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Are More HECM Reforms Needed?


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Are More Rule Changes Needed or Does Data Need to Be Reexamined?

The new year is upon us and we can leave 2016 in the rear view mirror, with the exception of HUD’s pending reverse mortgage rules. Are additional HECM reforms truly needed to strengthen the HECM program?

loading-iconIn the wake of the election and the new year, lingering HECM program changes can be easily forgotten. Last May FHA introduced a series of new rules to strengthen the Home Equity Conversion Mortgage program. The changes included required HECM counseling prior to signing s mortgage contract, disclosure of all HECM features and options, and most problematically, a 5% lifetime cap on the adjustable rate HECM with a 1% annual interest rate cap. Numerous industry participants and the National Reverse Mortgage Lenders Association submitted inputs to the agency in the Federal Register. Several months have passed and yet there is no word if these substantial product changes will be enacted. Presently the proposed rule changes are in the final rule stage prior to regulatory review.

Many industry participants have voiced their concern that these changes will negatively impact the HECM program. Perhaps a more relevant point is the question if such changes are even necessary. Is the HECM program’s economic outlook as bleak as HUD’s recent report to Congress suggests?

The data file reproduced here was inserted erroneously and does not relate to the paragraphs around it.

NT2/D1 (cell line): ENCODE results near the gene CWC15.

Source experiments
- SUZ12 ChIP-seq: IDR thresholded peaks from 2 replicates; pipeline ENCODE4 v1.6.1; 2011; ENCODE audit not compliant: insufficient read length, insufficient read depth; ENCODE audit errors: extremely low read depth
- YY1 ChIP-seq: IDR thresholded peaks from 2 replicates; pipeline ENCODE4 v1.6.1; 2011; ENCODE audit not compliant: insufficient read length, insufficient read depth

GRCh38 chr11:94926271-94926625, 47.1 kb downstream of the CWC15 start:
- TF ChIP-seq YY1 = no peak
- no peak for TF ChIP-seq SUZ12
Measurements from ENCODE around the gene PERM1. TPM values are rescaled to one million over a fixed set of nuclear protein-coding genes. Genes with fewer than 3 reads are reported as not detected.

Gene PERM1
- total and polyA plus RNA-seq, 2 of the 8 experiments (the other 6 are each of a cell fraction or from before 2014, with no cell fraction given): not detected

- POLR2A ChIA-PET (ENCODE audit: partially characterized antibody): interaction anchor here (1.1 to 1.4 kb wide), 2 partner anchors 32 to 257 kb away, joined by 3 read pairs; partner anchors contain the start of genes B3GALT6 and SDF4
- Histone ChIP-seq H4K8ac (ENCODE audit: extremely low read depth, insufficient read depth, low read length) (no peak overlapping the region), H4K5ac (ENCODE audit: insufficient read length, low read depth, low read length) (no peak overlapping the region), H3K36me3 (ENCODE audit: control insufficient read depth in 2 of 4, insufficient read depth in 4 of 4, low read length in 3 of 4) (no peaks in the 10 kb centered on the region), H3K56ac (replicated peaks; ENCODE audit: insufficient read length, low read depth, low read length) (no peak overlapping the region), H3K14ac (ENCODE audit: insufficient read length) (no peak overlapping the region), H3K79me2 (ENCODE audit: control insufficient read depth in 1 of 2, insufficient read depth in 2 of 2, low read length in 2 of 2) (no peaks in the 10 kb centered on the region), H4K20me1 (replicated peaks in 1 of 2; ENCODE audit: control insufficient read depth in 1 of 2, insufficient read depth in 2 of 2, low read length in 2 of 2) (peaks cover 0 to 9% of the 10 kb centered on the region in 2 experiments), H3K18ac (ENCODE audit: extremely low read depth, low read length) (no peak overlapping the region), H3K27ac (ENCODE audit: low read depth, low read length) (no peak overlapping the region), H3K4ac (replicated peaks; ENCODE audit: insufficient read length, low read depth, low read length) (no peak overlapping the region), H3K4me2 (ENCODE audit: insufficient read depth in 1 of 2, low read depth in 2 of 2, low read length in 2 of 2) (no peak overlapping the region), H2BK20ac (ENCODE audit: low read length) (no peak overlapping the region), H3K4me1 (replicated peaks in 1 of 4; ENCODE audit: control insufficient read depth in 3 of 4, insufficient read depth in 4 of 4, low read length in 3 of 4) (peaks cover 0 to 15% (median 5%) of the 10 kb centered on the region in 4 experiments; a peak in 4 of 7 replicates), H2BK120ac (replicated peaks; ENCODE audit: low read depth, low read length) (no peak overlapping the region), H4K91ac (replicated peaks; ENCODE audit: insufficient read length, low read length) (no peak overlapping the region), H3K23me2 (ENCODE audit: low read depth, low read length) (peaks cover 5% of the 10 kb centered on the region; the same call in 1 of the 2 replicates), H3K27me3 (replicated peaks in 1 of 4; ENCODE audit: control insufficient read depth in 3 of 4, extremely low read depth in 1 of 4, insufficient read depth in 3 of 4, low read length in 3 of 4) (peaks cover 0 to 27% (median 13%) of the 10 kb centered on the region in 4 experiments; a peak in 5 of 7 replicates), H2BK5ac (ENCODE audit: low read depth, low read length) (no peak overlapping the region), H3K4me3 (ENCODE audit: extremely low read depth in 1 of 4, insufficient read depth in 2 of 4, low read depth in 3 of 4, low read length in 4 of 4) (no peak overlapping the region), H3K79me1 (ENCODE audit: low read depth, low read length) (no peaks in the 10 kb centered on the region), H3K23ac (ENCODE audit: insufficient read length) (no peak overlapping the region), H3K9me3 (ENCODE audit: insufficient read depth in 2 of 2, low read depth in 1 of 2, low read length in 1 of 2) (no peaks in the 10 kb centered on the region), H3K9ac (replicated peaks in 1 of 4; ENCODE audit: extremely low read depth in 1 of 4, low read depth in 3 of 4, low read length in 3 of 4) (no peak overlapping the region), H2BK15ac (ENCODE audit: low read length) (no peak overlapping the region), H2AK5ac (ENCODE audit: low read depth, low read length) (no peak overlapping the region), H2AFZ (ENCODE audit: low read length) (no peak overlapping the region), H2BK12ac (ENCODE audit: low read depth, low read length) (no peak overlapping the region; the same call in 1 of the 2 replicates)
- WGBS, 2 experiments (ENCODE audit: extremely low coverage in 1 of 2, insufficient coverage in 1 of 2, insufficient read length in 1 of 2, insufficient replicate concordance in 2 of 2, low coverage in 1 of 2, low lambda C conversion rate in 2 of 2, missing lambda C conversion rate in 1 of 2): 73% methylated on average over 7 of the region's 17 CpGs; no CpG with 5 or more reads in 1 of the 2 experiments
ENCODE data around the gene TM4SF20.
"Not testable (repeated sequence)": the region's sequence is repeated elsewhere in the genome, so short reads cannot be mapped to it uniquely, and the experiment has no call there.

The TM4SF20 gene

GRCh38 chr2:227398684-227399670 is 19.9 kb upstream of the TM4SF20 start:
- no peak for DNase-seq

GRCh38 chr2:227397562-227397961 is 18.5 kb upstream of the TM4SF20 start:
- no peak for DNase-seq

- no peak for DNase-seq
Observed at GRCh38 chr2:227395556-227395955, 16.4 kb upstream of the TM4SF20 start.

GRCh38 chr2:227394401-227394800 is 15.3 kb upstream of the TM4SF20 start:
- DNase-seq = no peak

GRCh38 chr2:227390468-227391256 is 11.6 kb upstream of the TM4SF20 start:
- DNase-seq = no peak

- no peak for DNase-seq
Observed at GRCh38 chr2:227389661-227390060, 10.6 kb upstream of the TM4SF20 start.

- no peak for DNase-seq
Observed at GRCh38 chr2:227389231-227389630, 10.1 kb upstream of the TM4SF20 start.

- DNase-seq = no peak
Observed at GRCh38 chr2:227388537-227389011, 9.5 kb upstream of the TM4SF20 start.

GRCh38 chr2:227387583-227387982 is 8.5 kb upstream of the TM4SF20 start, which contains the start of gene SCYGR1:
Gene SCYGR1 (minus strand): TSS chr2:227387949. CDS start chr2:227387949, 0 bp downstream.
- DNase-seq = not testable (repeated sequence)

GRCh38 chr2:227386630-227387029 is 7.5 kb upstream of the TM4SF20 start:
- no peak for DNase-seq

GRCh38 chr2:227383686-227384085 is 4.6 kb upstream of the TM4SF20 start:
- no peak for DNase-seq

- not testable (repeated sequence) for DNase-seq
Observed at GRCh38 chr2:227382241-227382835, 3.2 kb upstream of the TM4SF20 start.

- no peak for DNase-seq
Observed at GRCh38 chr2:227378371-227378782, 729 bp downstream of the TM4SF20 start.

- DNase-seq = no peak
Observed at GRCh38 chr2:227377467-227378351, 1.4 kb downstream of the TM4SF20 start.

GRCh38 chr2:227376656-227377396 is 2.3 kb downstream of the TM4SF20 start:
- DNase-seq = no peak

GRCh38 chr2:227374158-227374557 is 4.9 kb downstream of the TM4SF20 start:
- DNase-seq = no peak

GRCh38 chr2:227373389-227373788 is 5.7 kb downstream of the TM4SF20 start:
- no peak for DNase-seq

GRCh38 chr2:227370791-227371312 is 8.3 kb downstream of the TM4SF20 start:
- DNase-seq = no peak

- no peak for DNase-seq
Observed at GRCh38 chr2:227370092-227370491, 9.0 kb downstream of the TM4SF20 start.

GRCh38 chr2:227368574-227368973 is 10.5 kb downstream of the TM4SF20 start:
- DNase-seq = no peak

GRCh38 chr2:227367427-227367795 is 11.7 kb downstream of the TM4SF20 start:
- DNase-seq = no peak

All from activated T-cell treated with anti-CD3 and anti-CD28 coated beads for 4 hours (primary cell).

HUD’s most recent report to Congress shows the HECM portion of FHA’s portfolio is valued at a negative $7.7 billion dollars. That represents a $13 billion dollar swing to the negative dropping from the previous year’s valuation of a positive $6.8 billion. Much of the impact can be attributed to slowing home appreciation upon which much of the economic modeling depends upon.

However, what is somewhat problematic are reports that HUD’s internal assumption are based on 100% of the available principal limit is used at the beginning of the loan. This assumed front-loaded loan balance is then factored based on future interest rates and the borrower’s age. This mathematical approach drastically increase the negative amortization of the HECM loan and the assumed ending loan balance…

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